Amazon to use solar and wind energy to power 100% of global operations in 2023

Amazon announced Wednesday that it has achieved its 100% renewable energy goal seven years ahead of schedule, with a caveat.

Instead of relying on clean energy to power its facilities, Amazon has acquired corporate power purchase agreements (PPAs) that align with the Seattle-based giant’s operations, which has seen the company invest billions of dollars in more than 500 solar and wind projects around the world.

These projects generate enough energy to power 21.9 million European homes, the company said in a press release.

The goal — initially set for 2030 — covers all of Amazon’s global operations, including data centers, corporate buildings, grocery stores, and fulfillment centers. The move also ensured the company would maintain its position as the world’s largest corporate purchaser of renewable energy.

“By achieving its 100% renewable energy goal, Amazon has enabled hundreds of new solar and wind projects, providing new sources of clean energy to grids and communities around the world,” added Kyle Harrison, head of sustainability research at Bloomberg NEF.

“Addressing climate change while meeting society’s rapidly growing energy needs is a huge challenge, and Amazon’s commitment to clean energy demonstrates how a single company can help accelerate the transition to a low-carbon economy on a global scale.”

Expanding Clean Energy Around the World

Amazon’s renewable energy projects span 27 countries, including India, Greece, South Africa, Japan and Indonesia. In Europe alone, the company operates almost 1.7 GW of offshore wind capacity across six wind farms, making Amazon the largest corporate buyer of offshore wind power in the world.

Projects such as Moray West in Scotland and East Anglia THREE in Suffolk are expected to generate enough energy to power 1.8 million average European homes when fully operational.

In the Asia-Pacific region, Amazon has enabled more than 80 renewable energy projects in India, Australia, China, Japan and other countries. The company also unveiled its first onshore wind farm. The 33-megawatt project in Rokkasho, Aomori Prefecture, will be joined by a 9.5-megawatt utility-scale stand-alone solar farm in Kudamatsu, Yamaguchi Prefecture.

In the United States, Amazon has launched Mississippi’s first utility-scale wind farm, Delta Wind, which generates zero-emission energy to power nearby Amazon data centers. The company also says the wind farm will benefit local residents by providing income for farmers and funding future grid upgrades.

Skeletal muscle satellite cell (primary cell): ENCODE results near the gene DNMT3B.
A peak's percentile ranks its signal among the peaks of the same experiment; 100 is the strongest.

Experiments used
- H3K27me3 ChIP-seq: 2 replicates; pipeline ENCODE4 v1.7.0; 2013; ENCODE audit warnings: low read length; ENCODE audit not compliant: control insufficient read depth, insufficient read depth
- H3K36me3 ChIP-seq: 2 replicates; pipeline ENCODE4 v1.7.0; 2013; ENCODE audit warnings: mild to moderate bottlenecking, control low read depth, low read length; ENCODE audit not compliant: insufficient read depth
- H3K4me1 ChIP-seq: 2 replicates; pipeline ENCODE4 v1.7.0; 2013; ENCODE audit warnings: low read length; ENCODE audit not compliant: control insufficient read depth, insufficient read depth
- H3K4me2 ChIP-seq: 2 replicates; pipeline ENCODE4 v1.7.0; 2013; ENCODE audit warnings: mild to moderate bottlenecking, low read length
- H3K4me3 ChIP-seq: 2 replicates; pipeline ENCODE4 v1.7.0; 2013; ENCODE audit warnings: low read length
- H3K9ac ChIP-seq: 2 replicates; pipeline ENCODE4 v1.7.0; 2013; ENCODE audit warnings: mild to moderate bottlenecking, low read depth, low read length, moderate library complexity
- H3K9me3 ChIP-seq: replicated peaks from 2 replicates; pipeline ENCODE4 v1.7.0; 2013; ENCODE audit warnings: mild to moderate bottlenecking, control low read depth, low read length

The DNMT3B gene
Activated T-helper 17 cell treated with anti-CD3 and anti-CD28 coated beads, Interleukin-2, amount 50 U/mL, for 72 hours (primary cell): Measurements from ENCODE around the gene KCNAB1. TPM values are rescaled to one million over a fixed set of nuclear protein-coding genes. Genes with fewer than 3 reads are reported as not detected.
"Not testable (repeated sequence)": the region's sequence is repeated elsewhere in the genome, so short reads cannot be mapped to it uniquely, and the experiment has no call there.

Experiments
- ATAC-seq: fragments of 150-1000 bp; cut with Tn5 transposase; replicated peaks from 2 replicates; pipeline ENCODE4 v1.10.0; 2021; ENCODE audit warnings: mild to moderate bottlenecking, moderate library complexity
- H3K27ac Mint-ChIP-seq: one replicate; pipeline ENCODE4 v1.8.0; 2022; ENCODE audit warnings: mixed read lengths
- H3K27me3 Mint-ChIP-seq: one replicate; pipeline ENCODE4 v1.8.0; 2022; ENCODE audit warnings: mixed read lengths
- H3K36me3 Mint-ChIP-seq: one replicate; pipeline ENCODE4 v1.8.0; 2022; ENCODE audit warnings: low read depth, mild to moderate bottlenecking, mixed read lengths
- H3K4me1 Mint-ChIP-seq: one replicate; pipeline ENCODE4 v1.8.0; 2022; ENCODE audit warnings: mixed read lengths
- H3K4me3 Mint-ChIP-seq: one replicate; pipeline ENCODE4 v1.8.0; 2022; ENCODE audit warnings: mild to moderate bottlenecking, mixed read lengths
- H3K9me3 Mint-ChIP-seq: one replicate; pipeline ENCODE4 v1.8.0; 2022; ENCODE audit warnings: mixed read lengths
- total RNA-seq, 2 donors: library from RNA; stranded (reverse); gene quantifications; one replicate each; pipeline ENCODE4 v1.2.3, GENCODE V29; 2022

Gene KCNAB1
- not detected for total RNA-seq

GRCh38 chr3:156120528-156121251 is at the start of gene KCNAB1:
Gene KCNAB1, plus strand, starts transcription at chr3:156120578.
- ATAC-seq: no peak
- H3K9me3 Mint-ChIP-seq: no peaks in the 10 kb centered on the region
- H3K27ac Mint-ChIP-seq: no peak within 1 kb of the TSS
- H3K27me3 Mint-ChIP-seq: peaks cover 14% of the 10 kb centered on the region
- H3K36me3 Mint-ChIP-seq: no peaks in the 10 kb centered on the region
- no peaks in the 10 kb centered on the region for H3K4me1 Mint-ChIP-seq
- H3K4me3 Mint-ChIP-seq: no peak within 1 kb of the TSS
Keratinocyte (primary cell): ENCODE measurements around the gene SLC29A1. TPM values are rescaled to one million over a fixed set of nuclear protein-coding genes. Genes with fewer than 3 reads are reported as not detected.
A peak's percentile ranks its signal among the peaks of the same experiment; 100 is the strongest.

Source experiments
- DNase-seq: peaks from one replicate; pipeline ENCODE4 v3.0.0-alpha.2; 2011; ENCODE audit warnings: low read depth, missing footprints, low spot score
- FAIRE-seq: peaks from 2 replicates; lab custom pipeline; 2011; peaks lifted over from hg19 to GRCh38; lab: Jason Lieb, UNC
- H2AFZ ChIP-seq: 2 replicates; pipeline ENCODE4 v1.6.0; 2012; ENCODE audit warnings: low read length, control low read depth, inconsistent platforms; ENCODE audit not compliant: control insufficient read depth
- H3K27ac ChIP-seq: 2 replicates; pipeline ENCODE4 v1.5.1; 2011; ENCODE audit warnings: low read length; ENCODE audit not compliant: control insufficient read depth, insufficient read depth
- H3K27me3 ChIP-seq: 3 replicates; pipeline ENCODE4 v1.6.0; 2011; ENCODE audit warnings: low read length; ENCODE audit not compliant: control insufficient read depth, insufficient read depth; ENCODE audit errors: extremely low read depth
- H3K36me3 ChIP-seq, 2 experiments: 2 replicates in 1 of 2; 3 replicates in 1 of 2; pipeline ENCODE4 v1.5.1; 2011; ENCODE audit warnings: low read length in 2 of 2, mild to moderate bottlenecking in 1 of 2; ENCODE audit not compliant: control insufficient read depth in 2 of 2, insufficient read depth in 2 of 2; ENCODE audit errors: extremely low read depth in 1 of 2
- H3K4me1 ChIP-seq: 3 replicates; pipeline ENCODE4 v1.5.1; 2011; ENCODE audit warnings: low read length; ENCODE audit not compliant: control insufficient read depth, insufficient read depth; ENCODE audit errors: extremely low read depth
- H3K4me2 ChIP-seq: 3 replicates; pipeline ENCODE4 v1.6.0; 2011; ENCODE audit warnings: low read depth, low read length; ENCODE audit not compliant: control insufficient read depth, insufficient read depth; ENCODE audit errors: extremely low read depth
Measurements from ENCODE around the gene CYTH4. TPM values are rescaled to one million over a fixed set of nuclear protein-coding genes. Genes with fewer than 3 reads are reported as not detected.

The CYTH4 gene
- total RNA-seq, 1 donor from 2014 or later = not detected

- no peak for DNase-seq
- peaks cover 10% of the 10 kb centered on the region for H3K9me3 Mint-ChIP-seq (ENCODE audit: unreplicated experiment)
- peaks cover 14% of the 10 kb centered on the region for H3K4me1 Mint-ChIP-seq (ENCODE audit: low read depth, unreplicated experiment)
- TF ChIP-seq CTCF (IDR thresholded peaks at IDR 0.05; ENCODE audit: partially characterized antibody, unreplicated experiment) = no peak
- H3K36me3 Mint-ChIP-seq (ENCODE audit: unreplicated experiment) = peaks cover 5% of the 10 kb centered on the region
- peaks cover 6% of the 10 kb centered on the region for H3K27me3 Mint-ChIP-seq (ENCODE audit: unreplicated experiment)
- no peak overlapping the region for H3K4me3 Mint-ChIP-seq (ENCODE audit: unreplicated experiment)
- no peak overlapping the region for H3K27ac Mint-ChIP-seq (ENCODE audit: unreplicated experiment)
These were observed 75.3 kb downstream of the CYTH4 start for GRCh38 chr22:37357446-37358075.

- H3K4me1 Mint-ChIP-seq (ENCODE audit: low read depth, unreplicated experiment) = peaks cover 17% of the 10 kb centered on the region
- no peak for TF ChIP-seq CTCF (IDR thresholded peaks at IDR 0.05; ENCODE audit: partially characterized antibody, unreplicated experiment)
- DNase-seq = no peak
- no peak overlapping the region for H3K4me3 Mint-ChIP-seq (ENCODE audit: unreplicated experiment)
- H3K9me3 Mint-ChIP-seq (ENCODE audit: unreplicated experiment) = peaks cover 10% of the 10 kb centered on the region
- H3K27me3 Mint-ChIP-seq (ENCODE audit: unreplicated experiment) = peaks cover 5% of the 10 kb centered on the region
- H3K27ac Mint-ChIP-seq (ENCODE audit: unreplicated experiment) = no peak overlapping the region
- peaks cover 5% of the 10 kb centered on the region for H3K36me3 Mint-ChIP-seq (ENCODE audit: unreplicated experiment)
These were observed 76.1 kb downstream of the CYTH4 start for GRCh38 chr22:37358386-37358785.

Changing needs in a difficult world

While the company has already celebrated its first milestone, Amazon has acknowledged there will be challenges on the path to achieving net zero carbon emissions by 2040.

The growing demand for generative AI and other technologies is changing Amazon’s energy needs, which is why the company is exploring new sources of carbon-free energy, such as nuclear and battery storage, to complement its renewable energy portfolio.

The company also works with energy regulators to support grid improvements and remove obstacles to permitting. The world needs to add or replace 80 million kilometers of grid by 2040 to meet climate goals, according to the International Energy Agency (IEA).

The company remains focused on its long-term sustainability goals amid skepticism about transparency in its renewable energy claims. “Our teams will remain ambitious and continue to do what’s right for our company, our customers and the planet,” Hurst said.

The company’s sustainability report also revealed that the company reduced its carbon footprint by 3% last year, and its carbon intensity decreased by 13%. Amazon is also taking steps to reduce its plastic usage and is also investing in climate tech startups.


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Amal Jos Chacko Amal writes code on a typical workday and dreams of taking pictures of cool buildings and reading a book curled up by the fire. She loves all things tech, consumer electronics, photography, cars, chess, football, and Formula 1.